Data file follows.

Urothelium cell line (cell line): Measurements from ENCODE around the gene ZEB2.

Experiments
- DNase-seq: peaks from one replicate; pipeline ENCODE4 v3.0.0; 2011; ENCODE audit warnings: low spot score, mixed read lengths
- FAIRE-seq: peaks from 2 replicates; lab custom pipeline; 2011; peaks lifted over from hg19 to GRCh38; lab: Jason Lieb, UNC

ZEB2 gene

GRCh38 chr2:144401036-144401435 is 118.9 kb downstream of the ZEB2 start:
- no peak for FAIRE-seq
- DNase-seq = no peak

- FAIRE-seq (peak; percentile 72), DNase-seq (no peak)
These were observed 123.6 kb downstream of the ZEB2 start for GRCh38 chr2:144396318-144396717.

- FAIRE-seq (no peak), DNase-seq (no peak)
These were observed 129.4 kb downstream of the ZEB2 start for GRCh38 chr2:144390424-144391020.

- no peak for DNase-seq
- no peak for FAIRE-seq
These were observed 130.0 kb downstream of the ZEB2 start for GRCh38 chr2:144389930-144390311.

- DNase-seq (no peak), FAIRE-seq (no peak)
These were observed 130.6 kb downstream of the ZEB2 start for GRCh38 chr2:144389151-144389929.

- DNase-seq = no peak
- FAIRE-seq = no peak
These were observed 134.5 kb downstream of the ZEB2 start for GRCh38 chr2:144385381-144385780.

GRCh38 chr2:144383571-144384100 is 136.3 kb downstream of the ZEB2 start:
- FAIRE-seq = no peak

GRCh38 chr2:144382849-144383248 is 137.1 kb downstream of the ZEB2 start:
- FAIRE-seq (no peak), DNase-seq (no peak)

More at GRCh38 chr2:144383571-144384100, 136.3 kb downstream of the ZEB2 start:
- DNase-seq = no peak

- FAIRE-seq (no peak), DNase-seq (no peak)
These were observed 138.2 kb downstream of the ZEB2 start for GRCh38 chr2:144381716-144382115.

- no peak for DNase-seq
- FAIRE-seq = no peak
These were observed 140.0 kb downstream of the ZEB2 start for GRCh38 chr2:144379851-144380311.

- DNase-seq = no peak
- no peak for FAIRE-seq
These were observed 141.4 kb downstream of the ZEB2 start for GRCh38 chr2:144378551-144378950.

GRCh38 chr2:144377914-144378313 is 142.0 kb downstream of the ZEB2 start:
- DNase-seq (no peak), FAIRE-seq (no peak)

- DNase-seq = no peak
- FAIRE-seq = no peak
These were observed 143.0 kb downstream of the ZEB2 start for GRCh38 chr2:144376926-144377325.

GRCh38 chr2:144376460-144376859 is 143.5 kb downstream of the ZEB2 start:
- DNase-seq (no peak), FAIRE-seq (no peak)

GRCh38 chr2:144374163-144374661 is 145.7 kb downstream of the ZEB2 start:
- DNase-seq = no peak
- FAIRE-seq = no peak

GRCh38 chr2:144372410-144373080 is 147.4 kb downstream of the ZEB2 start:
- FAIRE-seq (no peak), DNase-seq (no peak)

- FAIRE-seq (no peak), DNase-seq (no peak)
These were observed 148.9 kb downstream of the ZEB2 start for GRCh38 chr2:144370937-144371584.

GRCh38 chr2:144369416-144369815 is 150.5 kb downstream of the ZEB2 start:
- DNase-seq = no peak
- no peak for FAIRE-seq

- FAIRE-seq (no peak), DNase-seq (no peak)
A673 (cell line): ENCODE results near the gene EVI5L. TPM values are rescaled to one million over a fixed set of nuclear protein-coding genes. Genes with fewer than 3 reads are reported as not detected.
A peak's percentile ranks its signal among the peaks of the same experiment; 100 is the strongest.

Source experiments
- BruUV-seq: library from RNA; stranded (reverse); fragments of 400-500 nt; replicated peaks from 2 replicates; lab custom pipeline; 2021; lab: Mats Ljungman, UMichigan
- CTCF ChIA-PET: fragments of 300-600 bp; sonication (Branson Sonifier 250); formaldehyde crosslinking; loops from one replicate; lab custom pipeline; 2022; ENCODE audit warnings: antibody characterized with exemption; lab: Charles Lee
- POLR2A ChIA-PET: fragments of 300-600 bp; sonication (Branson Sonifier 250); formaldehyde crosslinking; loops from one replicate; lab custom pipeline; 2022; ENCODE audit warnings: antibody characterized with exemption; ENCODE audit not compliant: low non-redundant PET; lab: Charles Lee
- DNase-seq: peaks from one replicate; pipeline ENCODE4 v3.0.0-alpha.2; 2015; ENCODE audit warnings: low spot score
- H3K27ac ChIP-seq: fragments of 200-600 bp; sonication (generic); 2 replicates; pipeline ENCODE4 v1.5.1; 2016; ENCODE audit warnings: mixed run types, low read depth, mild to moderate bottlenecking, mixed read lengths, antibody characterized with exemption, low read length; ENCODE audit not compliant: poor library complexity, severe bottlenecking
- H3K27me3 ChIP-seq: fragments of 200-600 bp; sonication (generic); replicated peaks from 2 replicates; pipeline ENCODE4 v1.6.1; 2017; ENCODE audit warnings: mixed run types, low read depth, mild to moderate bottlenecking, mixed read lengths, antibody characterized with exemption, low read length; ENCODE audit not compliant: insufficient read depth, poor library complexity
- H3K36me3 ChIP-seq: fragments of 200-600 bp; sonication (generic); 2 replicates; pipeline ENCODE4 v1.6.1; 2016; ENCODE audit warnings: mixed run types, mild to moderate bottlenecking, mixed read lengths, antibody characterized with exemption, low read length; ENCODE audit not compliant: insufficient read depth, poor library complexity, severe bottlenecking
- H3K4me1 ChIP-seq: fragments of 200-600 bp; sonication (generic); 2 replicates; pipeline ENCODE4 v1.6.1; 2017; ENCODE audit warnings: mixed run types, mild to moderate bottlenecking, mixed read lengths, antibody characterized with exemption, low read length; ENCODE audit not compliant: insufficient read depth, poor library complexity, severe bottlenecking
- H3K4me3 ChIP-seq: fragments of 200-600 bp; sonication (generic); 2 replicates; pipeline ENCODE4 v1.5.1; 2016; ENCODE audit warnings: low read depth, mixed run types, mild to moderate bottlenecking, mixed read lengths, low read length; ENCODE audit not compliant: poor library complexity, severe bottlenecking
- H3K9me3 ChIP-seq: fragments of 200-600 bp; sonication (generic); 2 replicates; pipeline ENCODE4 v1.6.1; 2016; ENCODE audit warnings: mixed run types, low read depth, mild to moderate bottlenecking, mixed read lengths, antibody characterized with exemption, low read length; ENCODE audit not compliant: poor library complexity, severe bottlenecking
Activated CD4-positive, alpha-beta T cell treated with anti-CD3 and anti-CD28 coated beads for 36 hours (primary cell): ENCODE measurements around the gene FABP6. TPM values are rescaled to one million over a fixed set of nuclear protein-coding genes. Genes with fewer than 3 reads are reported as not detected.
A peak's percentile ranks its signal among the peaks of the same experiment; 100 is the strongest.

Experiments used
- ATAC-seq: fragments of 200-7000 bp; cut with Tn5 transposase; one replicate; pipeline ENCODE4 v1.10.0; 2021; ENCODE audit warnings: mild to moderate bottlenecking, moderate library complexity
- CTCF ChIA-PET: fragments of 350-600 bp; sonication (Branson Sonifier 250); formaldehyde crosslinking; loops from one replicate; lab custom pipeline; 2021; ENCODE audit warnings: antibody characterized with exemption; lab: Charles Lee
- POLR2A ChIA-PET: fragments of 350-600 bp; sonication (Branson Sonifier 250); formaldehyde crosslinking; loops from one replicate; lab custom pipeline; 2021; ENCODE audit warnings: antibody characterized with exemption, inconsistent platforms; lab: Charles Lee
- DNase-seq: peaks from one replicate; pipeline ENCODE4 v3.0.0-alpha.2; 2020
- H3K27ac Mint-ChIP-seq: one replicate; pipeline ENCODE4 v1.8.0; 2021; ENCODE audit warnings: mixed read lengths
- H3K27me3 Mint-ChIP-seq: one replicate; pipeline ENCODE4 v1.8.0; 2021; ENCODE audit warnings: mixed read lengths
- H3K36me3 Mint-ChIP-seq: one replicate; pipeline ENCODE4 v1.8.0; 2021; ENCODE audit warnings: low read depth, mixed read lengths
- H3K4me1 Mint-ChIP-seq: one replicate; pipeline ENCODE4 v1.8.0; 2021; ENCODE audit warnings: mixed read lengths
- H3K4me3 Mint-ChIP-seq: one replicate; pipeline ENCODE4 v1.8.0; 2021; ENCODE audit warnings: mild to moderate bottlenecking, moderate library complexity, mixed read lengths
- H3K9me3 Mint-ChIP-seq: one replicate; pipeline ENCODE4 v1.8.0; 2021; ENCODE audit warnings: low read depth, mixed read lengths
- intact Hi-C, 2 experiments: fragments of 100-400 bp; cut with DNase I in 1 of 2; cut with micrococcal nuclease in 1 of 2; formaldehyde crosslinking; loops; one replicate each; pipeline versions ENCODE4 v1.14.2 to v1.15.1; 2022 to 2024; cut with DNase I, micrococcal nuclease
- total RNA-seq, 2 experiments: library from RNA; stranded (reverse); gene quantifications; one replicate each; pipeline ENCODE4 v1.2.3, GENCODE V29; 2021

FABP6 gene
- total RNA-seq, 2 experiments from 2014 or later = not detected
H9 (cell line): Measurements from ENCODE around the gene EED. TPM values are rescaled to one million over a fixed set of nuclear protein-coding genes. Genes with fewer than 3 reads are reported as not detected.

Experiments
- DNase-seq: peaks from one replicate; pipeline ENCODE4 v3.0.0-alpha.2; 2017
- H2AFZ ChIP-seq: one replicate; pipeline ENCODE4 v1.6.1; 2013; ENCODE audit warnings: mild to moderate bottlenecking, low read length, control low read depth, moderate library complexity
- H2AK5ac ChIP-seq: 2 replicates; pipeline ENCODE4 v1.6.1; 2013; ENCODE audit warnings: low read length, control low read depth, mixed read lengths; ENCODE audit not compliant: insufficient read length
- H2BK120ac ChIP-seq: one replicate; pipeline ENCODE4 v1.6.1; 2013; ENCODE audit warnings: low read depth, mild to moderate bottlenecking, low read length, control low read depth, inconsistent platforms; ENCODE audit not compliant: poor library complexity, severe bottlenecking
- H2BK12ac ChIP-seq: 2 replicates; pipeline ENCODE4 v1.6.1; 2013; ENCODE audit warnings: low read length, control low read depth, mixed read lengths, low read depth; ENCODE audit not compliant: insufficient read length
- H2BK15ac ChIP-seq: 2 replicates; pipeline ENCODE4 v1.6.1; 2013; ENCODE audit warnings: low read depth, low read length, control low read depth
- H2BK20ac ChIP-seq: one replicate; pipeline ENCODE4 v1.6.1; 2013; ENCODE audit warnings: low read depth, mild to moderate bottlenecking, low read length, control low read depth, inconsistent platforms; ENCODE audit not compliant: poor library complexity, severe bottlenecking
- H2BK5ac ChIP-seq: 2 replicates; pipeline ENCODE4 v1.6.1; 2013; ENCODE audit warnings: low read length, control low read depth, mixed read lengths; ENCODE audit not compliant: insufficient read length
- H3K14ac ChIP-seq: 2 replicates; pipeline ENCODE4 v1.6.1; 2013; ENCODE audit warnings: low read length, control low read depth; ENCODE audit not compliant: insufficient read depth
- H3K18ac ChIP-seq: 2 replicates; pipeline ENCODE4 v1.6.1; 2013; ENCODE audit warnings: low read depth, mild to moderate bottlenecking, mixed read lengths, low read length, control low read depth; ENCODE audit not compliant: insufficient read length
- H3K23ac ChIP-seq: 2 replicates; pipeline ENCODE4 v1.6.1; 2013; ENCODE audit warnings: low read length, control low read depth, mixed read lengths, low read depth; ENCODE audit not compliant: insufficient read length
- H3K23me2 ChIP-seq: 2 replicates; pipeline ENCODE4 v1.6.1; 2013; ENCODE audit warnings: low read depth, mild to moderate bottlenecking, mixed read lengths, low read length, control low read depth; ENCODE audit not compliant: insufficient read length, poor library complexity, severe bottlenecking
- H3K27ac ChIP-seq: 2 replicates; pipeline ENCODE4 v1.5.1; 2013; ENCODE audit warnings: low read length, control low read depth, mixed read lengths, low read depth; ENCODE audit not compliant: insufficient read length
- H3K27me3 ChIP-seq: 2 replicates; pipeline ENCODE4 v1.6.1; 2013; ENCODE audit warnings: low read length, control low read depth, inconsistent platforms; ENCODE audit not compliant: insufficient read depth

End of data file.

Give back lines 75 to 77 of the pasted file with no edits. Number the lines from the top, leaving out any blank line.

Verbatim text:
- H3K36me3 Mint-ChIP-seq: one replicate; pipeline ENCODE4 v1.8.0; 2021; ENCODE audit warnings: low read depth, mixed read lengths
- H3K4me1 Mint-ChIP-seq: one replicate; pipeline ENCODE4 v1.8.0; 2021; ENCODE audit warnings: mixed read lengths
- H3K4me3 Mint-ChIP-seq: one replicate; pipeline ENCODE4 v1.8.0; 2021; ENCODE audit warnings: mild to moderate bottlenecking, moderate library complexity, mixed read lengths